Article Date: 9/1/2011

Staging Meibomian Gland Disease

Staging Meibomian Gland Disease

The MGD Workshop has given us an objective means to evaluate our patients.

By Kelly K. Nichols, OD, MPH, PhD

Our profession has increased its focus on ocular surface disease in recent years — how it affects quality of life, vision, ocular health and surgical outcomes. Any acknowledgement of a medical problem comes with a desire for objective definitions and criteria, and the International Workshop on Meibomian Gland Dysfuction (MGD Workshop) has provided just such an algorithm for this critical element of dry eye. Based on test results, it allows you to stage the disease and identify the recommended treatment for your patient.

Testing and Treatment
MGD staging is based on three key features:
1. symptoms
2. lid appearance and meibomian gland secretions
3. ocular surface staining.

When you express the meibomian glands, you rate the clarity and consistency of the secretions, from 0, clear and thin, to 4, opaque white and thick. You'll also rate the glands' expressibility — consider a 4-3-2-1 scale where you assess the number of glands from the central inferior 8 that express. If ≥4 glands express, that is “normal,” 3 is “mildly reduced,” 2 is “moderately reduced,” and ≤1 is “significantly reduced.”

Recommended dyes include fluorescein for the cornea and lissamine green for the conjunctiva. Staining scores follow standard Oxford and DEWS scales.

Based on these factors, the MGD workshop recommends treatments for each stage of MGD. The evidence-based recommendations are compiled from retrospective study of various modalities, as well as an examination of what is commonly prescribed in practice.

Treatments for mild MGD start out benign, and as the disease stage increases, treatment evolves into more of a therapeutic approach. Treatments for each stage are additions to those listed for lower stages.

The Tear Film & Ocular Surface Society offers the algorithm online for free (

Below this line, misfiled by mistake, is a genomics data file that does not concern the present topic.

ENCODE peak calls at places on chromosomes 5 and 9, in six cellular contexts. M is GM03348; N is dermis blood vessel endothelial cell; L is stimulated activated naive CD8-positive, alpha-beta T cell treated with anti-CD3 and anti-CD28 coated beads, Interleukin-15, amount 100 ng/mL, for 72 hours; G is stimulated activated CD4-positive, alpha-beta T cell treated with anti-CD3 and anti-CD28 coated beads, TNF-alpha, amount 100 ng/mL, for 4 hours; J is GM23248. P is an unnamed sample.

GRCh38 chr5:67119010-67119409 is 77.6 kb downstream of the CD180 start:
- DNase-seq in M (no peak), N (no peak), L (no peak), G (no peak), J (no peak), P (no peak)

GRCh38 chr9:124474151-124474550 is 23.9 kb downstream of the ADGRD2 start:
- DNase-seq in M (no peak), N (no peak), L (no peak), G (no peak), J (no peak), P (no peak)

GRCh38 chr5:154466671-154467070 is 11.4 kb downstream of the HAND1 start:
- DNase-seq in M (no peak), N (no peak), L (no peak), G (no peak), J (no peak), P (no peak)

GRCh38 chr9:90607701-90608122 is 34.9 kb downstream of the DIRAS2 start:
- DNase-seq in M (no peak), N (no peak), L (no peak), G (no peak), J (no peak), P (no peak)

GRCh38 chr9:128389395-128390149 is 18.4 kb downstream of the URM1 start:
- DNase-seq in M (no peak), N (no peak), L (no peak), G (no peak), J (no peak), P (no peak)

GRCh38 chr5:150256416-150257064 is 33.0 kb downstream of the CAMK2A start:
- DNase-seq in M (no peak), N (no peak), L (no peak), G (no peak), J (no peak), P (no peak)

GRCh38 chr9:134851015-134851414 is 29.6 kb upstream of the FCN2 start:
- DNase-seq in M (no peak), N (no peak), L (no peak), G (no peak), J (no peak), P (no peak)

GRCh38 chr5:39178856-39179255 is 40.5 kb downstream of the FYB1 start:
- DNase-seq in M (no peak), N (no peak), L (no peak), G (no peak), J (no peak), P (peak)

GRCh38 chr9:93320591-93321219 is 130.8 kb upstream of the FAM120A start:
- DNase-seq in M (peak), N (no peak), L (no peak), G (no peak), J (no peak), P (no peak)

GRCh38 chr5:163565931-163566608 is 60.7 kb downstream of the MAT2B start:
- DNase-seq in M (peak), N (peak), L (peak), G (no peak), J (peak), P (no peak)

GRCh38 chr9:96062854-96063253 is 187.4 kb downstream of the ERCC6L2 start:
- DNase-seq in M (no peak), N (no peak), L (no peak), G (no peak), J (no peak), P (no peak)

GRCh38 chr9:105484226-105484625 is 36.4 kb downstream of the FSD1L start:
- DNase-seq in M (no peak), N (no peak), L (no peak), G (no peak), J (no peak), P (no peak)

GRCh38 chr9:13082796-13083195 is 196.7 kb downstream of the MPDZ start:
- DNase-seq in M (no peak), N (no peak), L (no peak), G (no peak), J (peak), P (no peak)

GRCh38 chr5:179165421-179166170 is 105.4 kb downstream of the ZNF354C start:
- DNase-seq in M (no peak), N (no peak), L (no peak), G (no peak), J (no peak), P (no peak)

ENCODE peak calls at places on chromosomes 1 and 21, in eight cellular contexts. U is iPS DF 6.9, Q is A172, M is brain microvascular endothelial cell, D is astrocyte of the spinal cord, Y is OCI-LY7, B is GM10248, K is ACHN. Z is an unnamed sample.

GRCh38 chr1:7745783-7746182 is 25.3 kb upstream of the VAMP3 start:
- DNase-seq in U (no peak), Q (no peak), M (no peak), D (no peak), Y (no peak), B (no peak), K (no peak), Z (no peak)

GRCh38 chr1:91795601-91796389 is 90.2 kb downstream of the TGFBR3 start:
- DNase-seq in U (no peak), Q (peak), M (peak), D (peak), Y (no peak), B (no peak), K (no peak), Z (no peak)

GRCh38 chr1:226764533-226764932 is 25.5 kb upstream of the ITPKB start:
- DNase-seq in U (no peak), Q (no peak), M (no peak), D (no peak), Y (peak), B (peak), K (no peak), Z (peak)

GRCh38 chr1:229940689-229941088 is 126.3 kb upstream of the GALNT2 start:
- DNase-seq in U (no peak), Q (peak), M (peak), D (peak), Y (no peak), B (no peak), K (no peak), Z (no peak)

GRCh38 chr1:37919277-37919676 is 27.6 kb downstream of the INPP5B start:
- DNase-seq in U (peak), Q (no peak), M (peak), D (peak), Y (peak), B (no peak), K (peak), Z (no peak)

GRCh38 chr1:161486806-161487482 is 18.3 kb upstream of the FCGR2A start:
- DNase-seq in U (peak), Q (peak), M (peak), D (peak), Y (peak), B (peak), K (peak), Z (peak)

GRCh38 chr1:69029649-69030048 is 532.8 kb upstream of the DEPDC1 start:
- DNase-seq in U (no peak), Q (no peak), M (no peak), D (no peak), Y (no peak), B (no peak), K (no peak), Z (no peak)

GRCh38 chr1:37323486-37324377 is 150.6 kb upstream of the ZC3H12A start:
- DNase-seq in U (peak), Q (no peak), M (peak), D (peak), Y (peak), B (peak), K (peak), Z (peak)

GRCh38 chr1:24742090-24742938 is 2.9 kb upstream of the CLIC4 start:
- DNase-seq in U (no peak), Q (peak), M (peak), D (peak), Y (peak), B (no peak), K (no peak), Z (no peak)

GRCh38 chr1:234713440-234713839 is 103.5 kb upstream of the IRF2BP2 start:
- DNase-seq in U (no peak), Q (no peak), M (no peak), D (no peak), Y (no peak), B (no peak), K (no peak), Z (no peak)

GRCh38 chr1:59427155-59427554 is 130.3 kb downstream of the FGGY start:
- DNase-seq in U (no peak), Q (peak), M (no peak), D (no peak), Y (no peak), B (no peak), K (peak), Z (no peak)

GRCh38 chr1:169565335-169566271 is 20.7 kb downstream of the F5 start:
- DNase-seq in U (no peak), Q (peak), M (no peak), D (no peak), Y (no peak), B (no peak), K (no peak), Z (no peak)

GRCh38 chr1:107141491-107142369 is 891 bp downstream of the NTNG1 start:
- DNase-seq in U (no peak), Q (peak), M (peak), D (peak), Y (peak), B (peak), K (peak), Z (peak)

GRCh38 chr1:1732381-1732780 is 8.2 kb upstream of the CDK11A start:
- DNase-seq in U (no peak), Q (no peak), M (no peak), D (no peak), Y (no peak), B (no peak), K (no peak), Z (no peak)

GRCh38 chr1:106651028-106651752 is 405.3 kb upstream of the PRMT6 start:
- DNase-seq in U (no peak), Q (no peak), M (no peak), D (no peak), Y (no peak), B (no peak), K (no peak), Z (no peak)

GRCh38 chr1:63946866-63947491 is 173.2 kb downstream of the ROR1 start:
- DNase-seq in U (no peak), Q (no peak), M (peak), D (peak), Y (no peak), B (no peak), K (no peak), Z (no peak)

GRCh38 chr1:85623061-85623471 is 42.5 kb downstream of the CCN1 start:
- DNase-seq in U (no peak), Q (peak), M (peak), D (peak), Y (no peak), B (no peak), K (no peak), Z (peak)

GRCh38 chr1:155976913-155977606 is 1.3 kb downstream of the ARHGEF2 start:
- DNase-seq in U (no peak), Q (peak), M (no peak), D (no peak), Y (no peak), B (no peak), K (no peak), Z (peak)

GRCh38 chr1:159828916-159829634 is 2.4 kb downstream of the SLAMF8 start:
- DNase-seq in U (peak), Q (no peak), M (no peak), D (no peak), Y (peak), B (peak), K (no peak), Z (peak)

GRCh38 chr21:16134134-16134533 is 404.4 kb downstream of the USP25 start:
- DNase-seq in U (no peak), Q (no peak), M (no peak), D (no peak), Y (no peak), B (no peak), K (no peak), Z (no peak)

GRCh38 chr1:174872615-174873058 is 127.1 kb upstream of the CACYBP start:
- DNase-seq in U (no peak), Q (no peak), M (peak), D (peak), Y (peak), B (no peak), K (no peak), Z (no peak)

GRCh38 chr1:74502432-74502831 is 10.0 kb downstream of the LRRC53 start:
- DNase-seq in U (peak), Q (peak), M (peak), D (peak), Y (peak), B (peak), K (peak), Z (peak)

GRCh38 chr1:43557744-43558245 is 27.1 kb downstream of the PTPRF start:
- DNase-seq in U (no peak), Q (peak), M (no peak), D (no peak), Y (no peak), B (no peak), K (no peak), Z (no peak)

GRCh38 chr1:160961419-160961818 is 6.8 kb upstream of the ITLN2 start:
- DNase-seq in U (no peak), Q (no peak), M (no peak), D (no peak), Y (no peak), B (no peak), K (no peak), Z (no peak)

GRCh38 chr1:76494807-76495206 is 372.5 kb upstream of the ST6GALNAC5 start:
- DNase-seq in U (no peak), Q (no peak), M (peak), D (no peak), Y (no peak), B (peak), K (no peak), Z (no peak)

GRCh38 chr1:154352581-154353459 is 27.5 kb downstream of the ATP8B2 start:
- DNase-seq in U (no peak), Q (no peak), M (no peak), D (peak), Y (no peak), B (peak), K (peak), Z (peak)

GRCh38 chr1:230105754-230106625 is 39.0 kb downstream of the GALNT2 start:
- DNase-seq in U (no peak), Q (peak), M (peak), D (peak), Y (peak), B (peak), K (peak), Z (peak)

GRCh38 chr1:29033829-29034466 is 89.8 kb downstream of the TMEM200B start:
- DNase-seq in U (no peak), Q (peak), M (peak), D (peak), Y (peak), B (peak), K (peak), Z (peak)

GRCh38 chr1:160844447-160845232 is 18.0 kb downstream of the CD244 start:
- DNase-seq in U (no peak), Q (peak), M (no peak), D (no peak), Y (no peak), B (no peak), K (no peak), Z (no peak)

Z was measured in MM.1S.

The Stages

At Stage 1, patients are asymptomatic. Secretion clarity is ≥2 to <4 when a sum of each gland is taken, or has an overall slight cloudiness, with an expressibility of 1 (easy). There is no ocular surface staining. At this point, the patient may or may not have a problem. Explain what MGD is and how diet, environment and medications may affect the condition. If you think it would benefit the patient, recommend warm compresses, hygiene and massage once or twice a day.

Patients with Stage 2 MGD have a few mild discomfort issues, itching or photophobia. You see scattered lid margin features, and secretions show some cloudiness (rate ≥4 to <8 when a sum of each gland is taken) with an expressibility of 1 (easy). They might have limited staining — DEWS 0 to 7 (diffuse), Oxford 0 to 3 — or none at all. In addition to Stage 1 treatments, talk about dry environments, lifestyle changes like workstations, and omega-3 supplements. Implement the lid hygiene, compresses and massage. Recommend artificial lubricants, a topical emollient lubricant or liposomal spray, and consider topical azithromycin, and oral tetracycline (especially for rosacea patients).

Stage 3 patients have moderate symptoms that limit their activities. In addition to scattered lid margin features, patients have plugging and vascularity. Secretions are graded ≥8 to <13 (sum score, generally cloudy, possibly granular) with an expressibility of 2 (some difficulty). Conjunctival and peripheral corneal staining, often inferior, is mild to moderate (DEWS 8 to 23, Oxford 4 to 10). Additional treatments include oral tetracycline, nighttime lubricant ointment, and anti-inflammatory dry eye therapy (cyclosporine emulsion, Restasis, Allergan) should be considered.

Finally, patients with Stage 4 MGD have significant discomfort, itching or photophobia with noticeable limitation of activities. You see dropout or posterior displacement (dragging) of the meibomian orifices on the lids. Secretions are severely altered, rating >13 (granular to opaque) with an expressibility of 3 (very difficult). Central staining is visible in addition to diffuse, multi-region staining (DEWS 24 to 33, Oxford 11 to 15). Signs of inflammation, such as moderate conjunctival hyperemia or phlyctenules, also can be apparent. Add anti-inflammatory treatment for dry eye, if not prescribed previously. Topical steroids also may be a short-term adjunctive therapy.

Why Use the Algorithm?

The MGD Workshop has given us something that's not always easy to find: objectivity. Whether you're planning to participate in ocular surface disease studies, looking for baseline data for treatment, or simply looking for the best evidence-based treatment for your patients, it's an excellent guideline.


Nelson JD, Shimazaki J, Benitez-Del-Castillo JM, et al. The International Workshop on Meibomian Gland Dysfunction: Report of the definition and classification subcommittee. Invest Ophthalmol Vis Sci. 2011;52(4):1930-1937.
Nichols KK, Foulks GN, Bron AJ, et al. The International Workshop on Meibomian Gland Dysfunction: Executive summary. Invest Ophthalmol Vis Sci. 2011;52(4):1922-1999.

Optometric Management, Issue: September 2011